The responsiveness of town planning to urban agriculture in low-income neighbourhoods : a case study of Kwa-Mashu in Durban, South Africa.
Magidimisha, Hangwelani Hope.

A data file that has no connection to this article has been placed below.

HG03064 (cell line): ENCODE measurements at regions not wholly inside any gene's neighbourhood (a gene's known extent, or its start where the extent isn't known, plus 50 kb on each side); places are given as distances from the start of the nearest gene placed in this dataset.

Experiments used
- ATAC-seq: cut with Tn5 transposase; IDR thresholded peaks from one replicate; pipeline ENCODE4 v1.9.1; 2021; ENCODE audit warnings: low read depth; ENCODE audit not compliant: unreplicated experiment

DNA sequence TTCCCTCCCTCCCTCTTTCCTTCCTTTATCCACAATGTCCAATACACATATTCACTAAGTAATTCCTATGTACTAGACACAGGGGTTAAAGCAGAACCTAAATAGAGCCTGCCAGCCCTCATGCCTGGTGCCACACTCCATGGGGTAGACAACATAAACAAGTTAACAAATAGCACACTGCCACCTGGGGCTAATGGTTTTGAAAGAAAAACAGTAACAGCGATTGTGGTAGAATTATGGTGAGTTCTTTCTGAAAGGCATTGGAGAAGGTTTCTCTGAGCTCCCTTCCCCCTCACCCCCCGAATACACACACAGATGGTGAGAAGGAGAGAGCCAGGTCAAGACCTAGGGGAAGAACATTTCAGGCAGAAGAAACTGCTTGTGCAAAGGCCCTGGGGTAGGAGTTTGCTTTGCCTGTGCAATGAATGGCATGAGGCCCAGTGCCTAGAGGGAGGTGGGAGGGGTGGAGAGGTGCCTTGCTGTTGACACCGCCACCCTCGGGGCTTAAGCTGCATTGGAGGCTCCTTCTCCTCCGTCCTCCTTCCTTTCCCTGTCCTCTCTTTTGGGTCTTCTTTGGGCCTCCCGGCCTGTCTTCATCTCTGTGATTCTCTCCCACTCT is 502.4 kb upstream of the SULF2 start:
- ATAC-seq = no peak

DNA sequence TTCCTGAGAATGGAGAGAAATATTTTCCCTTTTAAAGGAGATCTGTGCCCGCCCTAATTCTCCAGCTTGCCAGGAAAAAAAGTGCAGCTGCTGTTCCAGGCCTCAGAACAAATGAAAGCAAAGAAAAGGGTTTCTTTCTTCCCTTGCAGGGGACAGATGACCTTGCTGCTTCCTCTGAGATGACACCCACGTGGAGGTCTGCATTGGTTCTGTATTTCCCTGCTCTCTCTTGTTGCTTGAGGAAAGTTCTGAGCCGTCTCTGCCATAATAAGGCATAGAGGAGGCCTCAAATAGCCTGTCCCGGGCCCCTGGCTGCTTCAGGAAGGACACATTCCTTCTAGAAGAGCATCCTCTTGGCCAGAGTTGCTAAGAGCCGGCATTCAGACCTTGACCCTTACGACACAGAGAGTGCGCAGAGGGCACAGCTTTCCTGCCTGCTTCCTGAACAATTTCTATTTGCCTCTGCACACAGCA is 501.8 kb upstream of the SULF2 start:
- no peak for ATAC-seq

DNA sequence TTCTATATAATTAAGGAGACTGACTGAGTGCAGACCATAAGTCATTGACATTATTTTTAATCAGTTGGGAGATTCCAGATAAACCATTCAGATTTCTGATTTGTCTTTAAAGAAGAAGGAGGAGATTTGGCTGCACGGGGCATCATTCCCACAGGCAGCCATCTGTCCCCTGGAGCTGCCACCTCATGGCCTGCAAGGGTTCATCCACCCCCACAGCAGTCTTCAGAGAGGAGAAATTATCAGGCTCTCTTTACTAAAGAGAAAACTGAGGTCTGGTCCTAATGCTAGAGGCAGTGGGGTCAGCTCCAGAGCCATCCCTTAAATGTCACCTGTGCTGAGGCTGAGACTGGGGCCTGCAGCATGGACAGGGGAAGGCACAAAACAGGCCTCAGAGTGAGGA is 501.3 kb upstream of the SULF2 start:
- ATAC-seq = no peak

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Urban agriculture in South Africa has been historically labelled as an illegal activity. This has been compounded by the traditional planning system in South Africa that did not recognise urban agriculture as part of the land use in the urban landscape. However despite its illegality, current evidence shows that it is commonly practised by many poor households in developing countries. There is growing evidence that most countries are gradually seeing the value of urban agriculture among poor households and to this end, they are beginning to realise the importance of incorporating it in their urban policy packages. Despite this recognition and acceptance of urban agriculture as a livelihood and food security strategy among the urban poor, little attention is paid to it. This research examines urban agriculture from a purely spatial planning perspective by way of elaborating on the spatial allocation of land for urban agriculture. The focus of the research is on identifying the factors that explain the unresponsiveness of the town planning system and challenges that confront urban farmers with the intention to suggest alternatives. At the core of the town planning system, are legislations and policies. Despite these irresponsive legislations such as NEMA and Health Act which hinder the practice of urban agriculture along sensitive areas such as river banks and road reserves urban agriculture continues to flourish. Regardless of minimal support from local authority the research findings show that the practise of agriculture is a common phenomenon among urban poor. The onus is therefore on the local authorities to promote it by putting in place mechanisms that should promote its growth and integrate it into mainstream development plans.
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